Over the years, I’ve traveled through 30 countries and lived in eight. I speak three languages and have designed in five countries. My myriad of experiences include:
Designed for a women and children’s rights non-profit in El Salvador
Studied information design in Austria
Interned at a multidisciplinary design agency in Turkey
Contributed to interactive data visualizations for a Swedish data journalism platform
Freelanced for several businesses and organizations in the US
We’re living in an increasingly diverse world where cross-cultural interactions are common through migration and travel. If companies want to have impact, design has to be functional and relevant to differing cultures. In UX, this is referred to as localization. Here’s what designing for different cultures taught me about localization.
“I am the wisest man alive, for I know one thing, and that is that I know nothing.” – Plato
How do you combat your biases? After visiting country after country, I realized it’s better to come in as a blank slate. Assume nothing and open yourself to learn about the culture you’re designing for. This helps you avoid your biased thoughts framed by your own particular experiences.
3. Identify Patterns
While every culture is different, there is a lot they have in common. Patterns exists everywhere. Observe how others communicate, value, interpret, and receive information. Identify the patterns and use them to design for a culture.
Below are a few examples of varying homepages from brands like Uniqlo, Ikea and Starbucks. By comparing them we understand how these brands localize by identifying patterns across the websites.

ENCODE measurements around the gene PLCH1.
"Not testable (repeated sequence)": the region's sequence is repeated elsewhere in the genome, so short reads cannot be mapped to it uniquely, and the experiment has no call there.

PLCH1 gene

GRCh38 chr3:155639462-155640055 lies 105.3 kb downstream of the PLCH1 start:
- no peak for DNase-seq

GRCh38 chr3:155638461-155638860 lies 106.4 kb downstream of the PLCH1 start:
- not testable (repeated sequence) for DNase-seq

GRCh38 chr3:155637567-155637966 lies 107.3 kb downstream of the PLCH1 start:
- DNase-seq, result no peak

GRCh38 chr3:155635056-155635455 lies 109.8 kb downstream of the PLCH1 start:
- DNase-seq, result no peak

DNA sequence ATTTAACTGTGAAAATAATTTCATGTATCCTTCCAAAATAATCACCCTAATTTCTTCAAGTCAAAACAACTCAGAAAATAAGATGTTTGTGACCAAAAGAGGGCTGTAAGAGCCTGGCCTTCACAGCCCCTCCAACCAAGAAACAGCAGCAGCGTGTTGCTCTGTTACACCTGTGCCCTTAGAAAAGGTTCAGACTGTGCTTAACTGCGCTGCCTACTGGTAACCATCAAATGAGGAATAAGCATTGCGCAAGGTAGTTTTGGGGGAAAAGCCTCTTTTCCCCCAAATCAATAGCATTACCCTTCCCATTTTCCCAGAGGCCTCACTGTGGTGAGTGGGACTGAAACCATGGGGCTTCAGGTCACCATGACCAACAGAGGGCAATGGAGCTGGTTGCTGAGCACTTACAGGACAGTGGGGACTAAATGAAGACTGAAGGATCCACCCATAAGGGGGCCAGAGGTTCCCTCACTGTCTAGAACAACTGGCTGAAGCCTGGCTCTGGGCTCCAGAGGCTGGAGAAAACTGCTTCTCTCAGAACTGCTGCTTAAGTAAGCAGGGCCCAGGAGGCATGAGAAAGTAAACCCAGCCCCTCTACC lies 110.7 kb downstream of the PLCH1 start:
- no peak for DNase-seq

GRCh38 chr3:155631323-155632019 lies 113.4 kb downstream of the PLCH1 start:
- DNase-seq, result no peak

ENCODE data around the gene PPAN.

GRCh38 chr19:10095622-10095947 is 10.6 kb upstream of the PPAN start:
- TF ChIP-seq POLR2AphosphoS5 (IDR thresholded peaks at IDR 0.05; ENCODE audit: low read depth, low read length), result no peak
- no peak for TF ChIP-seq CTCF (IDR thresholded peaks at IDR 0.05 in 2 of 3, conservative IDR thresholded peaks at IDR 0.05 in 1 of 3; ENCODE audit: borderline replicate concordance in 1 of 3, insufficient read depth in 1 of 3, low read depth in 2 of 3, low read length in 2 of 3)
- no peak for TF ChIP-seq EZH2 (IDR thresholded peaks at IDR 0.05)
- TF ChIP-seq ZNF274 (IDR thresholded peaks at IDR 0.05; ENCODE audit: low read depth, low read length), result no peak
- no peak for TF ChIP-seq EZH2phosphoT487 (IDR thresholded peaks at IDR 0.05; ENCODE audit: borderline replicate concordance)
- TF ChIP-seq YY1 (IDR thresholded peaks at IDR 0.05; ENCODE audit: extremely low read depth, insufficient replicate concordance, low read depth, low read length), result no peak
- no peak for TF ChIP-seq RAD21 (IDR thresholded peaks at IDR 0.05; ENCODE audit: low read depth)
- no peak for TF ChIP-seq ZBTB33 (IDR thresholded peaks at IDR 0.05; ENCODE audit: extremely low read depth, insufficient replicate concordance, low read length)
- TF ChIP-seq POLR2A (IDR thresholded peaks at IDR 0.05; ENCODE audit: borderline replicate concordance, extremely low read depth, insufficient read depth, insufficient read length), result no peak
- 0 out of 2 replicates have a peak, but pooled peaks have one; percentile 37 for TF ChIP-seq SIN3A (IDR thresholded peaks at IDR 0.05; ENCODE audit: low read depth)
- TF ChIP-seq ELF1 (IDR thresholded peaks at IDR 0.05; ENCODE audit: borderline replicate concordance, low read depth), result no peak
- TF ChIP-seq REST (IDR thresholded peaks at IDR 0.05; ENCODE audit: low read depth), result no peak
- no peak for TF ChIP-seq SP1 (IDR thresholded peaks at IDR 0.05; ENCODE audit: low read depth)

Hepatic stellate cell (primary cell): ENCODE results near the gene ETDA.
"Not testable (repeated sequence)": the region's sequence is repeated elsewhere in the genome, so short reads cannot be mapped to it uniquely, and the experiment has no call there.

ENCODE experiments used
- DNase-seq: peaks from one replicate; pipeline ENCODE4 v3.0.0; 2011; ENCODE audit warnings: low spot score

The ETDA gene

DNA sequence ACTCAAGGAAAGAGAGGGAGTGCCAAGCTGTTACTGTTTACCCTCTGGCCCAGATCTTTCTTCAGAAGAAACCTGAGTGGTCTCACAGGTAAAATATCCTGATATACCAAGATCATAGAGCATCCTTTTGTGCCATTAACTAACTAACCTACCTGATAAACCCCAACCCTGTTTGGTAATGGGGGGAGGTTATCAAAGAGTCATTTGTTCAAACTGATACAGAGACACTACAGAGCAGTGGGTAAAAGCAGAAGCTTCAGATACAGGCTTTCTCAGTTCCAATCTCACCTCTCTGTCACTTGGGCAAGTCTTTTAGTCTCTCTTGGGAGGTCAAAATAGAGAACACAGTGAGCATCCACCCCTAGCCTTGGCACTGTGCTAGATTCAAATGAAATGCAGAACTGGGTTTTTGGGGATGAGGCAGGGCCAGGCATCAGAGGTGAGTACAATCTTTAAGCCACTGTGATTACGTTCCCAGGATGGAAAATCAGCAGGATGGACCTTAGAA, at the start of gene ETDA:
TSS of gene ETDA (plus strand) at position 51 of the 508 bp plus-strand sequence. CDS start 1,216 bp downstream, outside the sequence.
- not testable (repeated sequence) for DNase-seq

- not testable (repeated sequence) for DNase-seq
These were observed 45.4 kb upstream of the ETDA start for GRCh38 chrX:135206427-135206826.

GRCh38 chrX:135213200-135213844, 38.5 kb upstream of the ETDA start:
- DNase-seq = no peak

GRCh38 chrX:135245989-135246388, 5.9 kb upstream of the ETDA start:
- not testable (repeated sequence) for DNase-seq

Minimalism vs Density
Minimalism and whitespace is valued in western cultures like Sweden and the US where information in its desirable form needs to be easily readable and processed. Eastern cultures like Japan value finding information promptly, resulting in websites that by western cultures are considered dense and unappealing. Interestingly, what’s appealing to the west is rather inefficient to the east. David, a Japan based software engineer, explains the linguistic, cultural and technical factors influencing Japanese website trends.
Uniqlo in the US, Germany and Japan
Both Uniqlo’s websites in the US and Germany have similar content, but Germany’s website is displayed in a wider layout compared to the US’s. That difference could reflect the longer words characterized by the German language. It’s important to choose a typeface carefully and leave whitespace to scale and localize between languages with a similar root like English and German. A typeface shouldn’t look convoluted in another language with longer words and there should also be enough whitespace in case the same word in another language has multiple words or one really long word.
In the case of Uniqlo’s Japan website, the design is vastly different from its English and German counterparts. It contains a lot of information compact in a slender, vertically oriented design. That appropriately fits a culture that values quick access to a lot of information.